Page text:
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Conan the Barbarian Re-make Doesn’t Slay the Critics

Posted on the 25 August 2011 by Periscope @periscopepost
Conan the Barbarian re-make doesn’t slay the critics

Jason Momoa as Conan the Barbarian.

Arnold Schwarzenegger’s shoes are, undoubtedly, rather large ones to fill. But, perhaps rather hubristically, a remake of his 1982 classic Conan the Barbarian is released this week, starring Jason Momoa and Rose McGowan.

Conan the Barbarian (Jason Momoa) is on a mission to save the nation of Hyperboria and avenge his father’s death. On the way he’s got to battle an evil wizard and his daughter, and plenty of other beasties. Rose McGowan’s in it. And, er, that’s pretty much the plot, but they’ve also got to find the Mask of Acheron and rescue some nubile ladies. It’s directed by Marcus Nispel, who has also remade The Texas Chainsaw Massacre and Friday 13th. Swords and sorcery succulence, or simply stupendously silly?

  • Conan the Cheesemeister. “In a land of chaos and ruin,” said Xan Brooks in The Guardian,  “where limbs are lopped off and stumps spout blood, and memories have faded of the hoary Arnold Schwarzenegger films of old, the hour has come to wheel Robert E. Howard’s barbarian action hero back out of retirement.” The eponymous Barbarian is played by  “Baywatch graduate Jason Momoa” with “the air of a peeved, preening surfer who can’t find the beach.” Rose McGowan as the “witchy daughter” is “having fun.” “There are brief moments of respite” from the swords and sorcery, “whether it be arm-wrestling his brawny buddy into chuckling submission or carousing with the sort of nubile slave girls who look as if they were abducted on their way to a swimwear photo-shoot.” It’s entirely in keeping with the original. But the film is “too relentlessly one note and too abidingly cheesy to stay the course.”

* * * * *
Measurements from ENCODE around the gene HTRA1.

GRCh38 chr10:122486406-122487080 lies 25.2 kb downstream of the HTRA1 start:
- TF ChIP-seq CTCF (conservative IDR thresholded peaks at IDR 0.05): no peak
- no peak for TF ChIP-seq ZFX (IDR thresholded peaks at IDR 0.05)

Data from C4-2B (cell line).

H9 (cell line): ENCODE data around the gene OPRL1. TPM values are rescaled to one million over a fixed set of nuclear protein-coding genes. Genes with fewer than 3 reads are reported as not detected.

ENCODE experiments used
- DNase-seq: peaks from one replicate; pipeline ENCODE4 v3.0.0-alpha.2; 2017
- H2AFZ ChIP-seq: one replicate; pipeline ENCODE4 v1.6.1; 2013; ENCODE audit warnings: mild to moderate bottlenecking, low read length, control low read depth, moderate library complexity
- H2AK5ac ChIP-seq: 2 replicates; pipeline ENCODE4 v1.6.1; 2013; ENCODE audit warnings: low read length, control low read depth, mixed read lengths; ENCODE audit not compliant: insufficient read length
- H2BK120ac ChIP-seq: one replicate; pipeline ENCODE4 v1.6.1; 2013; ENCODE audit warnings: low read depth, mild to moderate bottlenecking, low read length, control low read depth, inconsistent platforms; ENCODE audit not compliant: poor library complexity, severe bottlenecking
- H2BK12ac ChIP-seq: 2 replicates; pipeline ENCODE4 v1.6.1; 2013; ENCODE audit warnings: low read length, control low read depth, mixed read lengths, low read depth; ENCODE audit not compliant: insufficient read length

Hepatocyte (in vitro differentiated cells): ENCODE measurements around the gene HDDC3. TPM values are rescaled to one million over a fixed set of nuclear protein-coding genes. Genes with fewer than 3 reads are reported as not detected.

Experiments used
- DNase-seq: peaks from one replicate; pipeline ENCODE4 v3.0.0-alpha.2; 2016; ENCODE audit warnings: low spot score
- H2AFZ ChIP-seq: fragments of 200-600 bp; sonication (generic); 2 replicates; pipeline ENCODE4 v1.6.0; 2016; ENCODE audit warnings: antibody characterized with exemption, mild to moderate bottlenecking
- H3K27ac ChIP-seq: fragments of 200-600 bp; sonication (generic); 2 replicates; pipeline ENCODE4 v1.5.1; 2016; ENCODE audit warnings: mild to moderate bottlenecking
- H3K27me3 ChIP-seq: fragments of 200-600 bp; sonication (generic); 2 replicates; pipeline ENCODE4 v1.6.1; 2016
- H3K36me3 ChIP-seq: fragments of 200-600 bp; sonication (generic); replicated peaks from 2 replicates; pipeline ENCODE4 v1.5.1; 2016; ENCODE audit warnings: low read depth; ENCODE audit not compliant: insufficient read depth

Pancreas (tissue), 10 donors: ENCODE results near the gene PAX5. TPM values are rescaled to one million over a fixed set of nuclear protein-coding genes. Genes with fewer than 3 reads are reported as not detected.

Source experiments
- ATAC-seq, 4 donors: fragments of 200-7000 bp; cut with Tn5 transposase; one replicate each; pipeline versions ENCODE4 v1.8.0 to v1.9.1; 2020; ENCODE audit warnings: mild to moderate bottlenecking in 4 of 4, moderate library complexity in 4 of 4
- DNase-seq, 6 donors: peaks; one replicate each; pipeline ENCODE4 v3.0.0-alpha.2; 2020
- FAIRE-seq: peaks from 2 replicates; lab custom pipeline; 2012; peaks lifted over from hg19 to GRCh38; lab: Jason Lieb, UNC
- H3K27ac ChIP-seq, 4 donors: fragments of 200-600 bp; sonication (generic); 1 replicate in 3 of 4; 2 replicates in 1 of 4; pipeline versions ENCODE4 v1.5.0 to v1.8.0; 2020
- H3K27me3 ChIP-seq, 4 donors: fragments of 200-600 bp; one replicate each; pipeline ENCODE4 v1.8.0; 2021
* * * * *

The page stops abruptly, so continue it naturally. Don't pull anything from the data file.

• Conan the cool? Not so, said Betsy Sharkey in the Los Angeles Times. Jason Momoa has “excellent rippling chisel.” It’s “brutal, bloody beyond belief, and has no socially redeeming value.” But, it’s “kind of a wicked blast to watch.” There’s a good cast who bring off the “troubled ancient world of warring tribes, vestal virgins, lethal swords and Machiavellian monsters.” The fight scenes are “stunning.” The film “is drenched in detail that feels both ancient and mythic as Conan dogs the evil Khalar from mountain enclaves, through dungeons, into torture chambers and across seas. The rise of the sand soldiers is especially cool.”

Conan’s mantra: “I live. I love. I slay … I am content.”

  • Just don’t watch it in 3D. Richard Corliss on Time agreed. It’s “a gaudily ornamented medieval banquet table groaning with junk food and open entrails.” Don’t try to understand it, just enjoy it. On the evil side there’s “Khalar Zym, leading an army of miscreants whose ragged gear and rude manners recall the bonkers bikers in Mad Max. Long in mourning over the early death of his wife, Zym is convinced that reconstructing the legendary Mask of Acheron will revive her and grant him immortal rule over Hyboria. Anyway, something like that; it’s Raiders of the Lost Ark‘s old Ark of the Covenant shtick, employed without shame or innovation in dozens of fantasy films.” The film is advertised as being in 3-D, “and it chucks an arsenal of spears the camera’s way, but the glasses given to customers make the effects look murky. In fact, only some scenes are shown in 3-D (I’d guess about 20%), so you can watch most of the film without the specs and get a brighter view of the carnage.”
  • Conan can’t act? Nonsense, tutted Scott Bowles on USA Today. “The effects are too slick to be satisfying. Which leaves us with a desultory tale. Conan may slay foes, but he can’t entertain to save his swarthy hide.”

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